Ndahoo'ah Stories : Lorita Adakai - Rug Weaver
LORITA ADAKAI: PERSONAL HISTORY OF A RUG WEAVER
Tachii nii -Red running into water, and Todich ii
nii- Bitter water are my clans. I am 66 years old. My children
are of Bit ah nii - the cornered ones clan. I have eight
children, four women and four men. This is how I am a woman. Today I
am a grandmother of ten grandchildren. For that I am grateful. I am
also thankful for this opportunity to teach young people. This is the
first time that I have done this. It is good that they want to learn
When I was very young I used to watch my mother weave. I paid close
attention. So when it came time for me to do rug weaving I would not
have to be shown how to place my yarns. I wanted to weave on my own.
I didn't want anyone to show me step by step.
I learned to card and spindle wool just by watching too. I herded and
had my own sheep. I was the only one that had sheep with fine wool,
which is good for weaving rugs. So before anyone would shear the
sheep, I would get up early in the morning while everyone else was
still asleep. I would shear my own sheep by myself. It was very hard
even to shear just one but this was the way I learned. To shear wool
also bought us food, clothing and shoes. That is why I was told to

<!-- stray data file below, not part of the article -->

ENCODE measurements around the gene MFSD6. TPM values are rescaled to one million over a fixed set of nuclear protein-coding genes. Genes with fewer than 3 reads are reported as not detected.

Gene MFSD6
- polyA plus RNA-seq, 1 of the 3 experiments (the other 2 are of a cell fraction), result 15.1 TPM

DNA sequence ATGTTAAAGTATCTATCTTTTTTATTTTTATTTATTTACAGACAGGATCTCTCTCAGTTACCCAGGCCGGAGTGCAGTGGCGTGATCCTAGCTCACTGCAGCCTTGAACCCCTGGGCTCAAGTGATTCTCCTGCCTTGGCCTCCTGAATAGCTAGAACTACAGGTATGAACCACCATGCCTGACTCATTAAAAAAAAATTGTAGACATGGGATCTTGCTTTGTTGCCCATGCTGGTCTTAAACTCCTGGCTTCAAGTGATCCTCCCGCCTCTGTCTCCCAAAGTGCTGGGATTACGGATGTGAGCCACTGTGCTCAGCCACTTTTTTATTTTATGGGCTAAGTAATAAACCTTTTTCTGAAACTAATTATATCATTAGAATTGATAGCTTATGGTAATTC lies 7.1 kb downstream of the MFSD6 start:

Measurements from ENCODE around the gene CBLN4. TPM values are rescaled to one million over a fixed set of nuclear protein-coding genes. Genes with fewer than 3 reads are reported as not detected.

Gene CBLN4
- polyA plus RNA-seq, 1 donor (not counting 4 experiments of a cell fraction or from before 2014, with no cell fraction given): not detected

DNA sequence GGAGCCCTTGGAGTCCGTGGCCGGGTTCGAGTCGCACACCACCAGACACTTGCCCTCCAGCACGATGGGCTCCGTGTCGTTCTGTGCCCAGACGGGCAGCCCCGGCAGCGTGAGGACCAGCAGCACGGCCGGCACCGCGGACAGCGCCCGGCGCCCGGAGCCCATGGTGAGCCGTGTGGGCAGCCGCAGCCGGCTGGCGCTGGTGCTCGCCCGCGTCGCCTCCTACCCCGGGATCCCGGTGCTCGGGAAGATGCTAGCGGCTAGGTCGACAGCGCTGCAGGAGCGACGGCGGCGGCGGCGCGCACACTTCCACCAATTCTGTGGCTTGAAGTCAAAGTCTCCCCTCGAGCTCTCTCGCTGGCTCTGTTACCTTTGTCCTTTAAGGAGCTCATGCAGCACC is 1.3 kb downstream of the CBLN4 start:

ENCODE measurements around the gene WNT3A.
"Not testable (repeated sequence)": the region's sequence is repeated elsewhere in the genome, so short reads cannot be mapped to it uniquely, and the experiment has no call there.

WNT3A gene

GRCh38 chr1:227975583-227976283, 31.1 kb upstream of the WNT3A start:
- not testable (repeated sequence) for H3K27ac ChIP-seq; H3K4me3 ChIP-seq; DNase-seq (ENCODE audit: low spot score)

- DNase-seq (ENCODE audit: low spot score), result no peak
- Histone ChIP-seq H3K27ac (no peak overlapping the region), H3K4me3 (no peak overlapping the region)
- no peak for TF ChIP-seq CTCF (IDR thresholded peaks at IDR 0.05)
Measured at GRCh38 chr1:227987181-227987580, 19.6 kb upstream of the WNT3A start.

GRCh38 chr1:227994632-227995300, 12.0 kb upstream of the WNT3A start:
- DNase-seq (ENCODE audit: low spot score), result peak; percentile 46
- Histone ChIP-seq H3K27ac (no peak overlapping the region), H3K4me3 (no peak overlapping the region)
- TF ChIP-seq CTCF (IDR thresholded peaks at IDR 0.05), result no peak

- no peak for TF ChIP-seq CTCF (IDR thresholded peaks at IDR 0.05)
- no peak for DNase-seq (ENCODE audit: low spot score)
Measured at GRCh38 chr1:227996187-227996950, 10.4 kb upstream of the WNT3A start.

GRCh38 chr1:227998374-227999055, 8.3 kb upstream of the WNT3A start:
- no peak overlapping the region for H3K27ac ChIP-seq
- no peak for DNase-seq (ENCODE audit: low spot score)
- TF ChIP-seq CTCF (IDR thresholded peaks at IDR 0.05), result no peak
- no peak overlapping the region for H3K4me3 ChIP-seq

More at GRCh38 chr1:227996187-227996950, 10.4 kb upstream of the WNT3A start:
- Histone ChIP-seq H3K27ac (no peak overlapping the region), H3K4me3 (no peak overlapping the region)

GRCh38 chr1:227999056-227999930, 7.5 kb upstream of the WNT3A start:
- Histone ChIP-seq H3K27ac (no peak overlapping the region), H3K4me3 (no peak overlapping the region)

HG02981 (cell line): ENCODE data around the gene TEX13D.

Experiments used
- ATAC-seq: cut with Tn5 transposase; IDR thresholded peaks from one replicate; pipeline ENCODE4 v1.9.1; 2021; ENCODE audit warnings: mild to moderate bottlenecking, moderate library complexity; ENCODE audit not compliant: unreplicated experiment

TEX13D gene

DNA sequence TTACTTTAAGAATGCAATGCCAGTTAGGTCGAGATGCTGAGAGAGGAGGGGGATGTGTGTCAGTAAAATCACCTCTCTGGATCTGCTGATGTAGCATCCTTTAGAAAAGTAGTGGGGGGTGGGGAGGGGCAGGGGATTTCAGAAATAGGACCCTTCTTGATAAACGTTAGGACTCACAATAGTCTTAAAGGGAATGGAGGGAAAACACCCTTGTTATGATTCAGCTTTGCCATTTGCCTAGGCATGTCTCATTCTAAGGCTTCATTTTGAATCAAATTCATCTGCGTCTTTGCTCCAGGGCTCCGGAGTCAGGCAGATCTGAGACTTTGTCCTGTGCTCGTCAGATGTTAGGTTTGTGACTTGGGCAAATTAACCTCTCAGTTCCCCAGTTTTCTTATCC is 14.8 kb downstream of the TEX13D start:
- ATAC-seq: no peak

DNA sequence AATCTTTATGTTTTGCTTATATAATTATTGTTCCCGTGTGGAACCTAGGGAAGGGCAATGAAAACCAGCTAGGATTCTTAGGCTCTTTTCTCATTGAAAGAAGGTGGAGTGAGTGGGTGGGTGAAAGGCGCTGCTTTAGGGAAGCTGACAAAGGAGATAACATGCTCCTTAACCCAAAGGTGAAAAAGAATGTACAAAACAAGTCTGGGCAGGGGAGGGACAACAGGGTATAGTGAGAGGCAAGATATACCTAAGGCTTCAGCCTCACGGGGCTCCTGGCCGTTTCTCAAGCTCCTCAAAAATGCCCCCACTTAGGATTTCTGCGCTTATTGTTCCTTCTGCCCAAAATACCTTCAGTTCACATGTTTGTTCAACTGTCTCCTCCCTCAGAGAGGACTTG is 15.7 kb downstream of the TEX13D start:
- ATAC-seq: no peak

take care of the sheep and crops&emdash;especially the lambs because
they would be my livelihood. This is how I grew up as a child.
Today young people say there is no work around here. But I say that
there is work, even in your own home. Learn to card wool, weave or
learn beadwork. You can make money on these talents. Long ago when
there was no sheep or wool I was told that people used cotton to
weave. So these talents are of long ago. Every yarn you place one
after another is a good talent and it should be taught from
generation to generation. Also you can make a living off of your
We are taught to develop our talents. At first you may not be good at
weaving or other talents. But if you work hard at it, it will come to
you and that will be good. I have raised my children with the talent
I have of rug weaving. My mother died when I was 16 years old. And
the man who I made my life with, sometimes could not work because of
health problems. It was through the rug weaving and herding of our
sheep that helped us make it through the hard times.
Today it makes me happy to be teaching rug weaving to these young
people. They already know how to place their yarns. They want to
learn and they will get better because they are interested. When you
are interested in something good you do it for yourself.
I have taught my children that they should work hard and get their
education. It is not for me that they should learn these things. I
say this to my children: don't go in different directions, or just
with anybody&emdash; not knowing where you are going. These things
are not good. Rather, know what you want out of life. And today, some
of my children have college degrees and they thank me for the ways
that I have spoken and the things that I have taught them.
My father was a medicine man, he knew the feather way. None of us
learned but we listened to the way he spoke and taught. "Learn all
that is good," he would say. "Don't gamble, don't drink, or you will
be spoken of badly." This is why when I was very young I paid close
attention when it came time to learning something that was good.
Young people, listen and learn from your elders. I want to thank you
for listening and allowing me to help you learn about rug